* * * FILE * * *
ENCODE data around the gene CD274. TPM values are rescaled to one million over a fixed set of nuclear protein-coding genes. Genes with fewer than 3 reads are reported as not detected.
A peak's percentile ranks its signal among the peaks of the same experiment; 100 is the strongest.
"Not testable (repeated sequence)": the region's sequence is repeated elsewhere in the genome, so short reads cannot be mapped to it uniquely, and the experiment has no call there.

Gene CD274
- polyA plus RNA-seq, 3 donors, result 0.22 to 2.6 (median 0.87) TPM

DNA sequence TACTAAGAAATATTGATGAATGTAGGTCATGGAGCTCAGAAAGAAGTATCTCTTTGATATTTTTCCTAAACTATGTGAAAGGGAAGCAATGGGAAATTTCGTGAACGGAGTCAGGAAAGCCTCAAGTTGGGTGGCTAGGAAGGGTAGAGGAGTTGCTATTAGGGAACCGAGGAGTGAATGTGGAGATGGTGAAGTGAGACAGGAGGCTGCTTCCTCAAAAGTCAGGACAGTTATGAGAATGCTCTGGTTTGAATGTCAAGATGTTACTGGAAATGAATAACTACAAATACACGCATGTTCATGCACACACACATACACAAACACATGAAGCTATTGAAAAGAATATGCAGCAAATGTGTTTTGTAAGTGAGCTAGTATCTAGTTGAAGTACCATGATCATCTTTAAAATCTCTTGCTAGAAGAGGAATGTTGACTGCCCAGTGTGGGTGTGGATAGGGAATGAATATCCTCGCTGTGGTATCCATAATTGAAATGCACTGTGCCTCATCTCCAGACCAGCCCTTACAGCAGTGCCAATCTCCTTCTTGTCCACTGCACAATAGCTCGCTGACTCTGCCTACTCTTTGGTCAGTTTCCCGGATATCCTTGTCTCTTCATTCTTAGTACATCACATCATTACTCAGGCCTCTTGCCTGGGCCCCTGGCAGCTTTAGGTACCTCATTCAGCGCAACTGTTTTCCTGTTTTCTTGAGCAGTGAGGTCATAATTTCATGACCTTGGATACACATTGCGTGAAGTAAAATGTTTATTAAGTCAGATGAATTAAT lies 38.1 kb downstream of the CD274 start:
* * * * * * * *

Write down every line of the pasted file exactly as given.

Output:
ENCODE data around the gene CD274. TPM values are rescaled to one million over a fixed set of nuclear protein-coding genes. Genes with fewer than 3 reads are reported as not detected.
A peak's percentile ranks its signal among the peaks of the same experiment; 100 is the strongest.
"Not testable (repeated sequence)": the region's sequence is repeated elsewhere in the genome, so short reads cannot be mapped to it uniquely, and the experiment has no call there.

Gene CD274
- polyA plus RNA-seq, 3 donors, result 0.22 to 2.6 (median 0.87) TPM

DNA sequence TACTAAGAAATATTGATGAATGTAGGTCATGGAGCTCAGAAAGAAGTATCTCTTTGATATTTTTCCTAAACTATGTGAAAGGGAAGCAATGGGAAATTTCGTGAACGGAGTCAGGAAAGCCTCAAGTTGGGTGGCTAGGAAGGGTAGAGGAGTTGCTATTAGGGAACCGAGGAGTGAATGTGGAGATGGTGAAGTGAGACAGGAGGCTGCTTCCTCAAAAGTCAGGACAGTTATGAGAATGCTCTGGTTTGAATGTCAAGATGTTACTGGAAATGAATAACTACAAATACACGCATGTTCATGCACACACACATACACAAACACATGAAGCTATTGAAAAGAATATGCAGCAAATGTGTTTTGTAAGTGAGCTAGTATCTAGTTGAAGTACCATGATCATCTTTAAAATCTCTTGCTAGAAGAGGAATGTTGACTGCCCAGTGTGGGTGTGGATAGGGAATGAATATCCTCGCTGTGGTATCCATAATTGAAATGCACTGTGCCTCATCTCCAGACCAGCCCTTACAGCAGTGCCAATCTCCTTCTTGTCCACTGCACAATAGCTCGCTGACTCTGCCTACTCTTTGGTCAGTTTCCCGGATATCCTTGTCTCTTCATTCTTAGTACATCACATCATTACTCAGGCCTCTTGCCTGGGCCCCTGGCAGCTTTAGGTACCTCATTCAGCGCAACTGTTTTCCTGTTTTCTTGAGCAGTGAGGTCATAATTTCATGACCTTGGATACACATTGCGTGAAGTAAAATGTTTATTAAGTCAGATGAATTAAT lies 38.1 kb downstream of the CD274 start: